Two consequences are likely. The economic risks are great. Bush is right that short-term deficits are not a problem. However, long-term deficits driven by new programs like prescription drugs and the dramatic increases in existing programs could be a problem. And if spending restraint is taken off the table by an unwilling administration, pressures will grow for truly gigantic tax increases down the road. Lyndon Johnson, too, refused to trim domestic spending when war imposed unexpected burdens, and the economic disaster that resulted took years to undo.
Politically, the risks are great, too—if not for Bush, who faces his last election next year, but for Republicans in the long run. Not only will they face the electoral costs of whatever economic problems develop, but they will face deep coalitional fissures. Many Republicans will wonder, if they are not wondering already, what good it does to control Congress and the presidency if a $400 billion entitlement program, with no reform to show for it, is the result. More broadly, whatever the short-term electoral calculus, it is never a winning proposition for Republicans to add to the degree to which Americans are dependent on federal largesse. To the contrary, it should be the goal of Republicans to pursue policies that make Americans as self-reliant as possible. Needless to say, the prescription drug plan (for that matter, virtually any conceivable prescription drug plan) does not meet that test.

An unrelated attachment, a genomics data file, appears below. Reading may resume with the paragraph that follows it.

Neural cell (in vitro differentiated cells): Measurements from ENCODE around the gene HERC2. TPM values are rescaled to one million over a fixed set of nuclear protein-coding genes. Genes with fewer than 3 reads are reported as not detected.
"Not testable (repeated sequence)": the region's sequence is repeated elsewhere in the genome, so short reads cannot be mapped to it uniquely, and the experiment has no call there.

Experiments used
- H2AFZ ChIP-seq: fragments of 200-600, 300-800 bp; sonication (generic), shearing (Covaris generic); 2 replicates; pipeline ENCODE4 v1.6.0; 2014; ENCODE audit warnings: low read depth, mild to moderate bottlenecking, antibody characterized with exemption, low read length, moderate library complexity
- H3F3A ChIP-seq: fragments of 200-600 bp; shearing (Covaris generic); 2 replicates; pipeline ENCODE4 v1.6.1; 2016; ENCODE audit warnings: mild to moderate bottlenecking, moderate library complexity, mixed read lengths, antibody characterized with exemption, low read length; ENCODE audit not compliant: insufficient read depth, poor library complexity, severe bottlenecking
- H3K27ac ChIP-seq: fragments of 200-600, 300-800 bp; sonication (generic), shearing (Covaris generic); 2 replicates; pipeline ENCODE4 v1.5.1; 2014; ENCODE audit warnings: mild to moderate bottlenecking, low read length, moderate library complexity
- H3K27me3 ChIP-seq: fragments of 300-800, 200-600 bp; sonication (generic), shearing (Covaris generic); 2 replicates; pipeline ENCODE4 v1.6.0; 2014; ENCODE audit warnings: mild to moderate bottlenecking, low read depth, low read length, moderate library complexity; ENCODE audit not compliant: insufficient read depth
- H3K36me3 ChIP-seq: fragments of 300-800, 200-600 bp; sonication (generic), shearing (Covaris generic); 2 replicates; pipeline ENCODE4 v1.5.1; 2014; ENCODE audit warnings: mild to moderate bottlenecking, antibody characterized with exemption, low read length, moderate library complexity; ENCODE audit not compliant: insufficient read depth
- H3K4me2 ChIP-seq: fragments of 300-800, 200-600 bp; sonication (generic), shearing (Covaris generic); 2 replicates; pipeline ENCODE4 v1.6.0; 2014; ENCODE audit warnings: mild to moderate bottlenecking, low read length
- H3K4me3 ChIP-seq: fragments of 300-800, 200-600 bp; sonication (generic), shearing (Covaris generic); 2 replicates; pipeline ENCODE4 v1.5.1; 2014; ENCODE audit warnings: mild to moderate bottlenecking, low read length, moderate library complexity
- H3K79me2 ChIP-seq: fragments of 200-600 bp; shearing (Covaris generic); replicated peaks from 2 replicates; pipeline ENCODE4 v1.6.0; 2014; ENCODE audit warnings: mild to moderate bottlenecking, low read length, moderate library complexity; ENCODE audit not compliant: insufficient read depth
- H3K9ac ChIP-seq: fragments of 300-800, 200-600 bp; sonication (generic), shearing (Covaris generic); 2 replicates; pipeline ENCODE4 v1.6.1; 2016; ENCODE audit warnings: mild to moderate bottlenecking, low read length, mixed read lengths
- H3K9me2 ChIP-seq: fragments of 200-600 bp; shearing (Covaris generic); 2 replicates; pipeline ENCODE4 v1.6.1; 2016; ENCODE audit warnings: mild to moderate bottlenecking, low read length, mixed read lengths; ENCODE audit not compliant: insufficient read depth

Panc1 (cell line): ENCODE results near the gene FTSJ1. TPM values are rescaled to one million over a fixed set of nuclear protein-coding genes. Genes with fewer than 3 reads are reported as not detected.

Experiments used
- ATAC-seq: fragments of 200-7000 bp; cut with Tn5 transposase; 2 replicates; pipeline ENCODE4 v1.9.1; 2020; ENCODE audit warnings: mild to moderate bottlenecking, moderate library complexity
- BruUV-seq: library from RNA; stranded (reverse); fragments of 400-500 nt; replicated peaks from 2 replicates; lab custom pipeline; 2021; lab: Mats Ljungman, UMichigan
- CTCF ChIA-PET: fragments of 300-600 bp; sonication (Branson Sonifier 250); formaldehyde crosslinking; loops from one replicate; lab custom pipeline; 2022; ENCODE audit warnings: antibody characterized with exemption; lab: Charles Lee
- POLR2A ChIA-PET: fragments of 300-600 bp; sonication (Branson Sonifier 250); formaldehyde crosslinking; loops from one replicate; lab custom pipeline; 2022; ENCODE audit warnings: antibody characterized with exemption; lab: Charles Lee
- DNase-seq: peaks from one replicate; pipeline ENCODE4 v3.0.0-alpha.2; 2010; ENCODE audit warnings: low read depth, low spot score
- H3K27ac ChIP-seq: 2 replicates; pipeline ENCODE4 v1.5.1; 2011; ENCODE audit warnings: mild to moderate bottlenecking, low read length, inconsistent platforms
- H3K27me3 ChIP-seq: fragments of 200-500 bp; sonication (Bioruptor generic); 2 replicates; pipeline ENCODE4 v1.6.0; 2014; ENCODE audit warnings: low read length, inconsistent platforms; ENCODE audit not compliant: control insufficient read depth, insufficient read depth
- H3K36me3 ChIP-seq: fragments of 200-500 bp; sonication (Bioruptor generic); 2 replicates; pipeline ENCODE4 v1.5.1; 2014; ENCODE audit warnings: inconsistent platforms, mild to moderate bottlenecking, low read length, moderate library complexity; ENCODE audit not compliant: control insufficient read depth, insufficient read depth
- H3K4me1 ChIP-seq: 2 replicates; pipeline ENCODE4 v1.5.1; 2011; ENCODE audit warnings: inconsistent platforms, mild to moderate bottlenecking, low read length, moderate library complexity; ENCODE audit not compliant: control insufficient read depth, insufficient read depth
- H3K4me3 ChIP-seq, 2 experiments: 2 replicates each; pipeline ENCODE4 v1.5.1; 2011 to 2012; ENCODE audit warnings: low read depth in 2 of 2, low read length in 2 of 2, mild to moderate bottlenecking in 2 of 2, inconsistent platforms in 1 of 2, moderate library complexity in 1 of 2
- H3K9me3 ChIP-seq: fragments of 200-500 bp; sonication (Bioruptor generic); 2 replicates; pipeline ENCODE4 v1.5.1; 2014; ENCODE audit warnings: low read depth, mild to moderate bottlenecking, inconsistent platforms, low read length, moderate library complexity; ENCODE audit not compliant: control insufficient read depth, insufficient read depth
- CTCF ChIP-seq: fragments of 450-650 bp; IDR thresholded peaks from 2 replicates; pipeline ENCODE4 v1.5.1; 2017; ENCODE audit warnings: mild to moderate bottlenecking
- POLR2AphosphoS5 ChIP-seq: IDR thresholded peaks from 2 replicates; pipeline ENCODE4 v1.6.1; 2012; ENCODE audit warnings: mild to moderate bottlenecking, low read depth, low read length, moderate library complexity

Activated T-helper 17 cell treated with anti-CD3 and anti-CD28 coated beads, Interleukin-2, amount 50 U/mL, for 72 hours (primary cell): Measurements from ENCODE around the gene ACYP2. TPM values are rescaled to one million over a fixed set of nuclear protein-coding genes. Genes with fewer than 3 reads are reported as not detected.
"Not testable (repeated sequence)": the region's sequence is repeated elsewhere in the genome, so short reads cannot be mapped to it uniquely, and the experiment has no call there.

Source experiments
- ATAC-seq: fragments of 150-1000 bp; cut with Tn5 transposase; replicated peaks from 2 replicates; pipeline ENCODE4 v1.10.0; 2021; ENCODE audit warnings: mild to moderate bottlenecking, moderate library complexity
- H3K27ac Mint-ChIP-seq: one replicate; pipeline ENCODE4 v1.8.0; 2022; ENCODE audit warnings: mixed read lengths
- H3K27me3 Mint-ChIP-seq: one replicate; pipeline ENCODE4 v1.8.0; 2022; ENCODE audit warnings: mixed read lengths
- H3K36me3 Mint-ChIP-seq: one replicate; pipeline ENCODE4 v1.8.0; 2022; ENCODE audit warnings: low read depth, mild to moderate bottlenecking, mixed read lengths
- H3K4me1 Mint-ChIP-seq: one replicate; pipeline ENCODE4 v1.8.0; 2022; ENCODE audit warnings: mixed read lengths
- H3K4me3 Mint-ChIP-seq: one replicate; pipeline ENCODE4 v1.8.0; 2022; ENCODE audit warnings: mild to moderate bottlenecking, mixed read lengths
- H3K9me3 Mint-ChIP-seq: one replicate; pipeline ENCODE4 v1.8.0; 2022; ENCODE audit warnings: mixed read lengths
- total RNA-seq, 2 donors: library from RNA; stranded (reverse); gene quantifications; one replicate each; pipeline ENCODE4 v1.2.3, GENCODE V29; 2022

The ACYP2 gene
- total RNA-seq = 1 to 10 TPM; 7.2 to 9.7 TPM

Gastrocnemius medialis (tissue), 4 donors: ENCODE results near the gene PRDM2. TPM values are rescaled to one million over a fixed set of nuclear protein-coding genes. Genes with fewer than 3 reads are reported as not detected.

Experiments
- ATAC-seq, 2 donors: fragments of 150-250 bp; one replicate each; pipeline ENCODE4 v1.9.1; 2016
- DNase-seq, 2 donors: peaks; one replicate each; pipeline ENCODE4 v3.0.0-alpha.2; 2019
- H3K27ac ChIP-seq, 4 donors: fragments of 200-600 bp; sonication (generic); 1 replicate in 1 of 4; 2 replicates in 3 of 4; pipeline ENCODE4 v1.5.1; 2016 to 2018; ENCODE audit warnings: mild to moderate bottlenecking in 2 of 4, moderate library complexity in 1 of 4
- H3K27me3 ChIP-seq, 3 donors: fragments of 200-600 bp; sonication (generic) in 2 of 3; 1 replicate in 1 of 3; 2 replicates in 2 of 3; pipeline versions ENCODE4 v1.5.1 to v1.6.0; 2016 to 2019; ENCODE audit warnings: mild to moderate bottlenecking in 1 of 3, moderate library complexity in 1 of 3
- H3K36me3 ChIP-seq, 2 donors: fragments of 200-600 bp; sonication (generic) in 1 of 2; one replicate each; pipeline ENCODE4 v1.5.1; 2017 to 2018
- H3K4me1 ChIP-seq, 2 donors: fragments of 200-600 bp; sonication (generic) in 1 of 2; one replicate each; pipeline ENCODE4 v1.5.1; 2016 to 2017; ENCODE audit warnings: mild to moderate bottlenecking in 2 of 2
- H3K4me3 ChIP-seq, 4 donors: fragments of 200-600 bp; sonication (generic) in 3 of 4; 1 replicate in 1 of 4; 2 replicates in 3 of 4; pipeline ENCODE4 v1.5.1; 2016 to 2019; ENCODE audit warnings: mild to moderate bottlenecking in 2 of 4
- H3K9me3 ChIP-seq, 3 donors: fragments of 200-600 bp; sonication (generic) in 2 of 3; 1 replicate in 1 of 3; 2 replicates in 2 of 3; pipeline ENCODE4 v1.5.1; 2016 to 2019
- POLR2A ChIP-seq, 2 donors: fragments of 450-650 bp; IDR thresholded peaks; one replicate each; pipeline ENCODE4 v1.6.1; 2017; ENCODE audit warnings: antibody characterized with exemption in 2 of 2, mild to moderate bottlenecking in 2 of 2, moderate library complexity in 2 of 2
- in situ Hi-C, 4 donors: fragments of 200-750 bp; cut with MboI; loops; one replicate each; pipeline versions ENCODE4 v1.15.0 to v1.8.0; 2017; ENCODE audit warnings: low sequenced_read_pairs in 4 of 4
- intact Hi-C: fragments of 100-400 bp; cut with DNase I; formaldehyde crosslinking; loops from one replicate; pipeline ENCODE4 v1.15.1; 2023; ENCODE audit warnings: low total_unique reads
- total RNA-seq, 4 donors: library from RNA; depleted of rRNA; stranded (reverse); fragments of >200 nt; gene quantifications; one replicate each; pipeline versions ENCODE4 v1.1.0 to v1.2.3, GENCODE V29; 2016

Despite the massive price tag of the prescription drug program, despite the Republican surrender on most reform issues, despite the lack of complementary spending restraint, liberal Democrats are already threatening to filibuster in the Senate. Ted Kennedy has even gone so far as to say the program is “dead” because it allows a pilot program of private competition in a handful of cities. For once, conservatives should hope Kennedy is right. We could only be so lucky.
Andrew E. Busch is an Associate Professor of Political Science at the University of Denver and an Adjunct Fellow of the Ashbrook Center.